The participant appealed. During the appeal, the plan considered a new report from a consulting physician dated August 3, 2020. This physician concluded that the participant’s condition was subject to the 24-moth limit. On August 20, 2020, the plan notified the participant that it needed additional time to review a report from a doctor who had not previously reviewed his file. On August 29, 2020—nine days later—the plan notified the participant that it had decided his appeal, was terminating his benefits, gave him the reason (his condition was subject to the 24-month limit), and offered to provide him with copies of all documents, records, and other information relevant to his claim if he requested them.

The 2018 Regulations Changed What “Full and Fair Review” Means

The plan’s offer to provide the participant a copy of the file upon request may have complied with the regulations in effect before 2018, described above. However, in 2018, between the time that the plan began reviewing the claim and the time that the plan made a determination on his claim, the DOL changed these regulations. The question the court decided was whether the 2018 regulations (or the exception to them) applied to this claim, which the participant filed in 2013 and the plan granted in 2014, reviewed beginning in 2015, and terminated in 2020.

The court decided that the 2018 regulations applied, and that the narrow exception did not, because the participant originally filed his claim in 2013 (or, alternatively, if the court treated the date of the benefit termination as the operative date).

Having decided that the 2018 regulations applied, the court concluded that the plan’s offer to provide copies upon request did not satisfy the requirements of the 2018 regulation. In addition, the court concluded that the nine days between the time that the participant received notice that the plan considered the new 2020 report, and the time that the plan notified him that it was terminating his benefits, was not reasonable under those circumstances, because it did not allow the participant enough time to respond (by reviewing the report, obtaining new tests, obtaining new doctors’ reviews, and submitting these new items to the plan).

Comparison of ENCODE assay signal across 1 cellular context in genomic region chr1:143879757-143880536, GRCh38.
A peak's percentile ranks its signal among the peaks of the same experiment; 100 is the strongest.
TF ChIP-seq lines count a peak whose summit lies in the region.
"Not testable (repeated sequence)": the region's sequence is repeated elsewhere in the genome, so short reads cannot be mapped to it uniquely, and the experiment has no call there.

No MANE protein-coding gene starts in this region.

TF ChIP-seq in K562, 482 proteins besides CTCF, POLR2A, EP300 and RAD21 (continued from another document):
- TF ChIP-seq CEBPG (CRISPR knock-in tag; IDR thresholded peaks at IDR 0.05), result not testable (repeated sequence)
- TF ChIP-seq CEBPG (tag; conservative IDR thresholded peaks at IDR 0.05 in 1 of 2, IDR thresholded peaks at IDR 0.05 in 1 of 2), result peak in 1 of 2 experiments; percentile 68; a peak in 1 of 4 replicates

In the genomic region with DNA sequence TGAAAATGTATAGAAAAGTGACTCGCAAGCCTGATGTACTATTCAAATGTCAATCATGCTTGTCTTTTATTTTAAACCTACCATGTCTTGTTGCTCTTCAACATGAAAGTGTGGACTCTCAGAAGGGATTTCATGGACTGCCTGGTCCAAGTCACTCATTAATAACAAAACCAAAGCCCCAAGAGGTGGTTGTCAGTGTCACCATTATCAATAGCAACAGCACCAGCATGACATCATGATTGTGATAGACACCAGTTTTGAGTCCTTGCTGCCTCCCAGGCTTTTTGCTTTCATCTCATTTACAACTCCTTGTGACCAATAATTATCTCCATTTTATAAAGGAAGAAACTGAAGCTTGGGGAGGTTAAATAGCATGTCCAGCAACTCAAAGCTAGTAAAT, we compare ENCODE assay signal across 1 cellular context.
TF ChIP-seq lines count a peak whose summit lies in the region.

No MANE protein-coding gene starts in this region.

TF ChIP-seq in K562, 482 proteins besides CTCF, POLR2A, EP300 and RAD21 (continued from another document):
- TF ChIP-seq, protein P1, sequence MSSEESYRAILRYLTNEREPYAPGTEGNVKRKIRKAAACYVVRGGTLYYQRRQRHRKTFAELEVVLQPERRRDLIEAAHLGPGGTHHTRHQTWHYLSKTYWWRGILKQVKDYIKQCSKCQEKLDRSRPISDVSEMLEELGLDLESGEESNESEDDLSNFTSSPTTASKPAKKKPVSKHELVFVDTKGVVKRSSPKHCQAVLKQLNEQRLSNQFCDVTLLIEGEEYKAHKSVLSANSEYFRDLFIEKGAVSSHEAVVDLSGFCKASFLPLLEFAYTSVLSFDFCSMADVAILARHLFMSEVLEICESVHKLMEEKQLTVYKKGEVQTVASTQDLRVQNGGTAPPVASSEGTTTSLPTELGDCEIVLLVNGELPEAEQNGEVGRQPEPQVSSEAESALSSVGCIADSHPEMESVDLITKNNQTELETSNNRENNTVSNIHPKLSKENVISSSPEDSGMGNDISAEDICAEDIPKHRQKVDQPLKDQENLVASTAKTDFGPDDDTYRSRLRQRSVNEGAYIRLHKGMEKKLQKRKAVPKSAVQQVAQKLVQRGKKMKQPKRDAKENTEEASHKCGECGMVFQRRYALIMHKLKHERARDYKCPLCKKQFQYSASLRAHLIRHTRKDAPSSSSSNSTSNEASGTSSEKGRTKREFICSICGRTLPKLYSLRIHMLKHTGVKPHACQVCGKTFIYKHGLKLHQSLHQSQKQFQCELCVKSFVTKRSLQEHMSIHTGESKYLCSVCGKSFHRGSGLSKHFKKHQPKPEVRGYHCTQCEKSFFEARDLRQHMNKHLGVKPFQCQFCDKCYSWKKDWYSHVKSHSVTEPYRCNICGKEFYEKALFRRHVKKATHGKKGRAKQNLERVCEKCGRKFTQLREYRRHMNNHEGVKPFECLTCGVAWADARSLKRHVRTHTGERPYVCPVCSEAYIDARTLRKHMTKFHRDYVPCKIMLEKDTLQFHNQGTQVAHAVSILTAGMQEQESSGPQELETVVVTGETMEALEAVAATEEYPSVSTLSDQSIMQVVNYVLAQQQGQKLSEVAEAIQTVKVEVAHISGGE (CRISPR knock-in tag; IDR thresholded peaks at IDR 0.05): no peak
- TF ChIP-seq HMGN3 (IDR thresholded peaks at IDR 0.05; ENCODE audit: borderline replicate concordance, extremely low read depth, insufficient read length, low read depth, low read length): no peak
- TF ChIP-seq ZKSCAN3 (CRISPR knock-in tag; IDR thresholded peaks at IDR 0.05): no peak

Without the 2020 report and a reasonable opportunity to respond to it before the plan decided to terminate his benefits, the participant did not have the full and fair review required under the 2018 regulations. The court’s remedy was to reverse the claim determination and have the district court remand it to the plan for a full and fair review of his claim.

The Takeaway

The impact of the Zall decision is that plan administrators of plans providing disability benefits should confirm that their claims review procedures comply with the following requirements for full and fair review:

  • Provide evidence without request: Require the administrator to send, automatically, any new or additional evidence that the plan considers to a participant whose appeal of an adverse benefit determination it will be denying, even if the participant does not request it, and
  • Provide evidence sufficiently in advance: Require the administrator to send this evidence sufficiently in advance of the notice to allow the participant sufficient time to take steps to respond to the adverse benefit determination.

Information contained in this publication is intended for informational purposes only and does not constitute legal advice or opinion, nor is it a substitute for the professional judgment of an attorney.